- Support. There is nothing wrong with seeking proffessional help. Sometimes just talking to someone who is not involved in the situation enables us to move forward because a non-judgemental, honest and caring opinion can help clear what we saw as muddled or jumbled up. Does your local mosque have an educated and caring Imam? He should be playing his part in society, try and get him involved. Are you part of a club or social scene where you can set up sessions and talks to the younger generation, then why are you not doing that? D is for Divorced, not for Dead, is a great blog offering advice, written by two ladies who went through it. I wish more women had the guts and courage to do the same. It is nothing to be ashamed of, what really is shameful is that we make an already bad situation worse.
I am not a romantic movie fan in general, I find them soppy, sappy and boring and it usuall has an unbelievably happy ending. That said I watched Le3bet el 7ob, starring Khaled Abou El-Naga and Hend Sabry a couple of days ago and I liked it. Since I am not going to spoil it for you I’m not going to tell you what happens, but I did like how they depicted marriage for the new age Egyptian couple.
In one scene Khaled Abo El-Naga goes home turns on the lights and throws his jacket on the chair in the hallway, his wife immedeatly calls out to him telling him (in a very annoyed voice) to switch off the lights and not to leave his jacket on the chair because that’s not where it should be.
It was one of those “Aha” moments as Oprah calls them. This kind of behavior is what gets you in marriage rut. In every marriage there are those annoying things that each spouse does and it gets on the other person’s nerves. I know firsthand because we have that same “turn off the light” conversation most days, my husband likes the lights really bright and I don’t. There’s also “why can’t you pick up your dirty clothes” talk everyday. A few months back I decided to totally drop these little nags and just do the things myself without feeling angry or petty. The interesting thing was that the pesky socks eventually learned to find their way to the laundry basket on their own and the lights are at medium brightness most of the time.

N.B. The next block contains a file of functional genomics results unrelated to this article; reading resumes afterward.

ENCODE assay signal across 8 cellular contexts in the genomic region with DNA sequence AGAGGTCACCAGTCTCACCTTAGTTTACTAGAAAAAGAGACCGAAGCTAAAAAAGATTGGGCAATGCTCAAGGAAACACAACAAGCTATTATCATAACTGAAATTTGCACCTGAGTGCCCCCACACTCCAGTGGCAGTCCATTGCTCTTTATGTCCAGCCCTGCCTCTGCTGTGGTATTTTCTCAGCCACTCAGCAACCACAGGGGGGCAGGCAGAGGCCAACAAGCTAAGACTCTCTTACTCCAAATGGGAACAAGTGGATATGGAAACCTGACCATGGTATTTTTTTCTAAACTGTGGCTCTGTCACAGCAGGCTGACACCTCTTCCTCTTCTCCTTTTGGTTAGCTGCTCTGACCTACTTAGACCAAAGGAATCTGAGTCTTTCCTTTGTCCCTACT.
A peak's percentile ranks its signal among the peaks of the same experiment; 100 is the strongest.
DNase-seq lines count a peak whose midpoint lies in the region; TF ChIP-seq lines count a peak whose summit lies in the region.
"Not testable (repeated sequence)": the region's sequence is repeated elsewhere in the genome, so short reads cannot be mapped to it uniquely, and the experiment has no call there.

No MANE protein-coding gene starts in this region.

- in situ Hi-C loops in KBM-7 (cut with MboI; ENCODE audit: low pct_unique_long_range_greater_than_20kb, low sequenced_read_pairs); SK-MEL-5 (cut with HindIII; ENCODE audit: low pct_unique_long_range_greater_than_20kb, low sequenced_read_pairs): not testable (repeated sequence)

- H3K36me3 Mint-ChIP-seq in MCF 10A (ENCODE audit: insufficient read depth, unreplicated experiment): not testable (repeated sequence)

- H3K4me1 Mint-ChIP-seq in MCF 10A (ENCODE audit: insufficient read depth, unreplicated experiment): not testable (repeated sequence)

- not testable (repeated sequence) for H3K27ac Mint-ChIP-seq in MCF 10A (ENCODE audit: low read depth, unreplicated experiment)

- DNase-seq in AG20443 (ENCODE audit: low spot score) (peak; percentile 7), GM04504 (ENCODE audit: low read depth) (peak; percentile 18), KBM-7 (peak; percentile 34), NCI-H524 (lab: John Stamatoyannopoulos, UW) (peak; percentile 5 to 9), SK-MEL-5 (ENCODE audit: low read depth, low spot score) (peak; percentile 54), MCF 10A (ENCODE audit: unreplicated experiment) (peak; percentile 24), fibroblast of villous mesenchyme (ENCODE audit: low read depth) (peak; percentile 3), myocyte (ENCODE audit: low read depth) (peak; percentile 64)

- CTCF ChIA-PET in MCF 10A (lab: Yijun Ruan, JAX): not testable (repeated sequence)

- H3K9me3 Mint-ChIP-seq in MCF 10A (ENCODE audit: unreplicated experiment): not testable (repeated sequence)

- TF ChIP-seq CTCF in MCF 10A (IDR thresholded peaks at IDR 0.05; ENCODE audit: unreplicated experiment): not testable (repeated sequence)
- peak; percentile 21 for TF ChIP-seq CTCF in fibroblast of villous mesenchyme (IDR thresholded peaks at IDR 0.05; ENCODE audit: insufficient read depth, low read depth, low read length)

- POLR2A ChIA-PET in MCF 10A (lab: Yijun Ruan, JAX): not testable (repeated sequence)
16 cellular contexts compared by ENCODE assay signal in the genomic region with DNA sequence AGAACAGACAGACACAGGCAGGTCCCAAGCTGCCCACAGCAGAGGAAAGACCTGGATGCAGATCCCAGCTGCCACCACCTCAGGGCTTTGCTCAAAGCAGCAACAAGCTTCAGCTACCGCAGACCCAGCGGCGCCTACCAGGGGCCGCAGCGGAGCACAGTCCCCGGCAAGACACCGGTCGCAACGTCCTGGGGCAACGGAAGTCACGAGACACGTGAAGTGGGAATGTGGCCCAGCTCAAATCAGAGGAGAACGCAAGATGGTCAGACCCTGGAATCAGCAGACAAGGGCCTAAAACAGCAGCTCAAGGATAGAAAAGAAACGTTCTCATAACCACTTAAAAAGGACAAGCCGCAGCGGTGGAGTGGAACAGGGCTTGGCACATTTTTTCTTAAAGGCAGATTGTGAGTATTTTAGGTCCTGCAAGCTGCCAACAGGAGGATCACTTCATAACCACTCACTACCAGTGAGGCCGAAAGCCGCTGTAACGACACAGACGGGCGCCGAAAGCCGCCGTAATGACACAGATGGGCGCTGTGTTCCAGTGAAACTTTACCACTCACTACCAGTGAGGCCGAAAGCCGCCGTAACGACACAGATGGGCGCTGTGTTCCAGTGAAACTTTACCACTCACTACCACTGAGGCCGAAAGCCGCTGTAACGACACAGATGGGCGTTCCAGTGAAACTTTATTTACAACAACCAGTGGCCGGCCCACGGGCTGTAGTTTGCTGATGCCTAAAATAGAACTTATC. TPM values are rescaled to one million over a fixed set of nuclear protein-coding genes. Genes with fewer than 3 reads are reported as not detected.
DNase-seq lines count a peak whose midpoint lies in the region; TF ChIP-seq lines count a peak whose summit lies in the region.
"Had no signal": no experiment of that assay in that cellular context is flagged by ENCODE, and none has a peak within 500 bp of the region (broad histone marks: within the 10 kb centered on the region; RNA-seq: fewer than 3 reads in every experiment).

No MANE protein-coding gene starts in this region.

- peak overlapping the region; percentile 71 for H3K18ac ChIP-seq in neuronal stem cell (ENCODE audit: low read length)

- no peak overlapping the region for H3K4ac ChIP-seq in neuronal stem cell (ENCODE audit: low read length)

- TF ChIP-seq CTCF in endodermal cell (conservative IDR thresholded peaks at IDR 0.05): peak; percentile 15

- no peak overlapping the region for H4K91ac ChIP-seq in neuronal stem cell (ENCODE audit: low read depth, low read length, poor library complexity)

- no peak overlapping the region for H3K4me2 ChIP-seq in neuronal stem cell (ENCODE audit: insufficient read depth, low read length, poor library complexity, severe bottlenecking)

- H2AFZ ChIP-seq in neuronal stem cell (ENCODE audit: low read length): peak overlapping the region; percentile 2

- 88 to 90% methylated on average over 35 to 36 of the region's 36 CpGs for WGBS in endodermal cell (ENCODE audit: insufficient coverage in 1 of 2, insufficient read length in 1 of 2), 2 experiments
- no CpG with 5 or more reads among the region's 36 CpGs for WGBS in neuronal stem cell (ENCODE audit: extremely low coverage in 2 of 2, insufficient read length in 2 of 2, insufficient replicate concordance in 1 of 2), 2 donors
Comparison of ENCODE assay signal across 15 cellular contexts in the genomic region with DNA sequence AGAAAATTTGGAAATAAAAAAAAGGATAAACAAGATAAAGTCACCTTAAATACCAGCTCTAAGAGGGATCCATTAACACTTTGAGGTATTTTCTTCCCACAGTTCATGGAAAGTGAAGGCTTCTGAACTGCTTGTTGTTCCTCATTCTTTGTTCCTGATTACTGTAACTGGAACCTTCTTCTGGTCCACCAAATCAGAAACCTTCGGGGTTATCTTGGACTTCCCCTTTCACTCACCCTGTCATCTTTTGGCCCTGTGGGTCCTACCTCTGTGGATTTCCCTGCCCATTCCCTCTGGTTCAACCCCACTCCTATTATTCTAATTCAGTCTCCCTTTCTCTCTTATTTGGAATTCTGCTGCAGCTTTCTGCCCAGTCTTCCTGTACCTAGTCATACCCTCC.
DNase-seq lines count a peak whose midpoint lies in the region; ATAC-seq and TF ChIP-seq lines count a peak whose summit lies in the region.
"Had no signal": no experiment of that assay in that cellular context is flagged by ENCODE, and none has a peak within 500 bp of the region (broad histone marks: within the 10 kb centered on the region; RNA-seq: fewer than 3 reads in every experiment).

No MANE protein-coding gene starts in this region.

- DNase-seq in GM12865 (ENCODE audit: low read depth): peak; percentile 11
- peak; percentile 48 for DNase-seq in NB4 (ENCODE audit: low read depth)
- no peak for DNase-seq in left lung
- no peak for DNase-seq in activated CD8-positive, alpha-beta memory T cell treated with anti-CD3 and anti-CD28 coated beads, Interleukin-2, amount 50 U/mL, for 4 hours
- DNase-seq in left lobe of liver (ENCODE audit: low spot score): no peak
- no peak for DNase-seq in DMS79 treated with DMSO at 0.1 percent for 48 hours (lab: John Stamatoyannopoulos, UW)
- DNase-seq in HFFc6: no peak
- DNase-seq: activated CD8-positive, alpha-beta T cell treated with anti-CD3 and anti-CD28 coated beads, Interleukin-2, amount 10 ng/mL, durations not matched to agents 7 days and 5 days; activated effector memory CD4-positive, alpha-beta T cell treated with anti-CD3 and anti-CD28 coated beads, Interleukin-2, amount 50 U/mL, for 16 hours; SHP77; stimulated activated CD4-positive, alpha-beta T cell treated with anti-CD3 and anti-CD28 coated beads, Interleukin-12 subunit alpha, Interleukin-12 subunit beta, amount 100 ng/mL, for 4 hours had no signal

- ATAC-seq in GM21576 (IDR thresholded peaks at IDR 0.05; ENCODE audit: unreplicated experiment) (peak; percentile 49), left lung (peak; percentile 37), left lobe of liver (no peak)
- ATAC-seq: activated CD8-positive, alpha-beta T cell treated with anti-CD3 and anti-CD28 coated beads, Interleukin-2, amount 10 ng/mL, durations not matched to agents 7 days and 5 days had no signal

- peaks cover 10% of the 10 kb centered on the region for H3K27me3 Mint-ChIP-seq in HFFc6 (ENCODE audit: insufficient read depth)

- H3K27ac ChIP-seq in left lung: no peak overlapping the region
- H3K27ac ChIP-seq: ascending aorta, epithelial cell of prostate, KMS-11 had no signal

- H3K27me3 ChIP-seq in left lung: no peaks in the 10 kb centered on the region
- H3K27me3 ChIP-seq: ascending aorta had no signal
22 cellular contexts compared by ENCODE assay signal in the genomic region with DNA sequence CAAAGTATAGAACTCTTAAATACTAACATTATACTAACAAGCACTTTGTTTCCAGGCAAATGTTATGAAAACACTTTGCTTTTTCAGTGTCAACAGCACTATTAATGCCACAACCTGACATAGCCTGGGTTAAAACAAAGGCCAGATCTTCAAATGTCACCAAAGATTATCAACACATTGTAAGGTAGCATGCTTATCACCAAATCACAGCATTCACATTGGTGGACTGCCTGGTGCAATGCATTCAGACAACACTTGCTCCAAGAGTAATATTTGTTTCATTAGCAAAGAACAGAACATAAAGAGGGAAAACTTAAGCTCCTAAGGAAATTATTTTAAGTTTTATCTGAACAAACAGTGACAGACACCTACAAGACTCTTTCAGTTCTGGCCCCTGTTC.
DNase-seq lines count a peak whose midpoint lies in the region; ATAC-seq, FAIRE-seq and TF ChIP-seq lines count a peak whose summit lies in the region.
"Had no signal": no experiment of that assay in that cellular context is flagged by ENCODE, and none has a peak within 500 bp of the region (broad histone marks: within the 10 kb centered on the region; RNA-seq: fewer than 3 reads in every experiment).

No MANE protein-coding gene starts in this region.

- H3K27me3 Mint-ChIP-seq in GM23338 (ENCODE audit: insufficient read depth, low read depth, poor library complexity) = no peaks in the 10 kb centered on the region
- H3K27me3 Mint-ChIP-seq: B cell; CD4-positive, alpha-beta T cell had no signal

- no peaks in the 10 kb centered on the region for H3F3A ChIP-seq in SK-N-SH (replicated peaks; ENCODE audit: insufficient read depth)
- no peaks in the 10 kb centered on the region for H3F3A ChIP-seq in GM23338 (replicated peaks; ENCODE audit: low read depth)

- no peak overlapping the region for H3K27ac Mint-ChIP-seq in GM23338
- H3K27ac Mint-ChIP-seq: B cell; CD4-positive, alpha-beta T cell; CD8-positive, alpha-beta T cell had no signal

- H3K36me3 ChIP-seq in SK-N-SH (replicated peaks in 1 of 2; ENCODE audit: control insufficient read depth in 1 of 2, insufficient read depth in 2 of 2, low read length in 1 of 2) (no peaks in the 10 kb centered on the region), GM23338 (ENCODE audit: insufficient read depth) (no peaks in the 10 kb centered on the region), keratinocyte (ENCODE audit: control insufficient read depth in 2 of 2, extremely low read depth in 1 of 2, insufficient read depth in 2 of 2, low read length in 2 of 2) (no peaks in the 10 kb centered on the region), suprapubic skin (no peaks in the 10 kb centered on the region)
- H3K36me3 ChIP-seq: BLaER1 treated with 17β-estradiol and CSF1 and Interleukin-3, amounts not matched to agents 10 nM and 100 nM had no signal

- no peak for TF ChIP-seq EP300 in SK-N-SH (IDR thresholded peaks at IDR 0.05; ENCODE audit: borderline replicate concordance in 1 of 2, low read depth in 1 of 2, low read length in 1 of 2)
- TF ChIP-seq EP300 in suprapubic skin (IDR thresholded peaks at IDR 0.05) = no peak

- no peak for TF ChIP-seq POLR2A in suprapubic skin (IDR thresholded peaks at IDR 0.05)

Along the way we forget what brought us together and remember only the small annoying little things, we stop looking at our spouse as a partner, a friend, a confidant and an amazing person and we see a husband and a father. I think that is what turns many marriages sour. If there are things that bug you, talk to your other or should I say better half nicely, explain why this thing bothers you and tell him clearly what you would prefer he or she do without being accusatory or aggressive, then drop it. If this thing is one of those little things don’t nag, eventually it will fix itself.
Nagging just annoys the person being nagged, they feel belittled and usually get on the defensive or passive aggressive side. For every bad habit your partner has thing of 2 good ones and you will definitely realize that they are just great and your need to nag will go away, so will your feeling of martyrdom too.
Enjoy your relationship instead of focusing on the flaws and it will all work itself out.